7 Toy Ideas For The Special Needs Child

When purchasing or making a toy for your child, it’s important to remember that no two children are exactly alike.  They each grow and mature at their own pace. That’s pretty obvious to you if you are the parent of a child with Cerebral Palsy or Autism. So to simplify toy selection, let’s talk about why children need toys in the first place.

Healthy Development Requires Play

Healthy development requires growth in major life domain areas; mental, emotional, social, and physical. For parents, play is often a mini break, but for a child play is essential to how they learn. Certainly play helps to defuse excess energy, but play is so much more than that. Through play children learn about; how their body functions, about their world, the environment they live in, and the people around them.

Essentials in Toy Selection

An important part of toy selection is being aware of purpose, safety, and age-appropriateness. If you have ever purchased a toy for a child you didn’t know well, you may have depended on the manufacturers recommended age label. And for that distant cousin where you are making an educated guess on toy selection, that method works great. But as we mentioned earlier, all children are different. The manufacturers label on age appropriateness may help more in determining safety as it relates to age. Don’t worry if the toy is labeled for a younger child. Think instead “Is it a toy your child will enjoy?”  Sometimes you may purchase a toy that your child can use for specific learning activities. If your child is learning colors, the best selection of primary colors will probably be in the toddler section.

7 Toy Ideas Sorted by Function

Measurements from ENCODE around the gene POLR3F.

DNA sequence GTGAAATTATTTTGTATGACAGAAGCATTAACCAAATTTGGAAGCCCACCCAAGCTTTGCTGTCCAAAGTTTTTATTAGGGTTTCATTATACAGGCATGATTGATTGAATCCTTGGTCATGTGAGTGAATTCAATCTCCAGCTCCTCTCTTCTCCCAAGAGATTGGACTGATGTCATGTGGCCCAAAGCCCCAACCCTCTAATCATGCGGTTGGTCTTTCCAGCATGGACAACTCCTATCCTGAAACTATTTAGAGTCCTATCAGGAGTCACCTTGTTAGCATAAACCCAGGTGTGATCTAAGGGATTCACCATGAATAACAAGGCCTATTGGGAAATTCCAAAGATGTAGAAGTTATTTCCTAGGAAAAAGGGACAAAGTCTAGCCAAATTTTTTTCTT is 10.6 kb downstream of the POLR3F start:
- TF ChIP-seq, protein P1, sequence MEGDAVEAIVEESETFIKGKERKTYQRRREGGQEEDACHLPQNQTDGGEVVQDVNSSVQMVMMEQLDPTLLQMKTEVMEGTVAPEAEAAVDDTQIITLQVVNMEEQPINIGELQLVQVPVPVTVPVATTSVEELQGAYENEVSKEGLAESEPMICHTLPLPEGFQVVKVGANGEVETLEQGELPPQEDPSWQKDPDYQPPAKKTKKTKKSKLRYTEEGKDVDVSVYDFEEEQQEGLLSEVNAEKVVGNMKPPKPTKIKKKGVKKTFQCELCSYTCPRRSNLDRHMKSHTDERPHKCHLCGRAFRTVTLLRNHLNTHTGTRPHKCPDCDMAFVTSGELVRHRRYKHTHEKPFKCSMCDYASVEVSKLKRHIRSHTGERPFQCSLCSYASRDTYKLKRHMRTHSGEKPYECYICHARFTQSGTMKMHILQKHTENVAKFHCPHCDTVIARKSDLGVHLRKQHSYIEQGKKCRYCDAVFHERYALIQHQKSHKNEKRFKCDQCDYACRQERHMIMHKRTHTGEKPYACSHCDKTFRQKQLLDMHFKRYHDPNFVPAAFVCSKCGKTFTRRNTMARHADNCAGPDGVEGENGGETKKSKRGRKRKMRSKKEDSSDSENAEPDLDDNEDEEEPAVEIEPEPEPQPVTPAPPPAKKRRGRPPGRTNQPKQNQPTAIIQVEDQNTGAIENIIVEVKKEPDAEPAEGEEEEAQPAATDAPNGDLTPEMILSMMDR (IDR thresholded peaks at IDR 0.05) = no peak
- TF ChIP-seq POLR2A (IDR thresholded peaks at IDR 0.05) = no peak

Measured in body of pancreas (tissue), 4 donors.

Now to look at a more in depth discussion of the types of toys you might be interested in for your special needs child. First of all, you are their parent and therefore the most knowledgeable about your child’s physical and/or mental limitations. If you are unsure, consult with your child’s teacher or occupational therapist. The goal is to have a mixture of toys that are at functional level and some that are just slightly ahead. You don’t want your child frustrated by a space age erector set that you need a genius mentality to play with. Examples: pop-up toys, alphabet sound puzzle, building blocks, light up toys, squirting water toy Examples: There are multiple puzzle types on the market. Pay attention to the number of pieces, start small, work up. Start with non-connecting puzzles where the pieces don’t sit together. Many will be three dimensional providing opportunity for pinching, grasping, picking up. Work up to jig saw puzzles, or puzzles where the pieces interconnect. Again start with a small number of parts and work up. Examples: Alphabet sing-along, musical instruments, Simple Simon, Simon says Examples-Harmonica, kazoo, chew sticks, sing along microphone, toys that require blowing for the parts to move, blow bubbles Examples-squishy balls, swings, hammock, Play Doh, fidgets, headphones, aromatherapy, music makers of any kind, water and sand tables, stuffed animals Examples-coloring books, cut and paste, tearing paper, finger paints, basic weaving, beads, yarn, decorate the room, decorate the wheelchair Examples-Toy food, toy kitchens, shopping carts, help you cook lunch, menus, Our years of experience have left us with tons of ideas that we’d love to share.  RSVP Homecare provides respiratory therapy and durable medical equipment support in Ohio, Kentucky, and Indiana.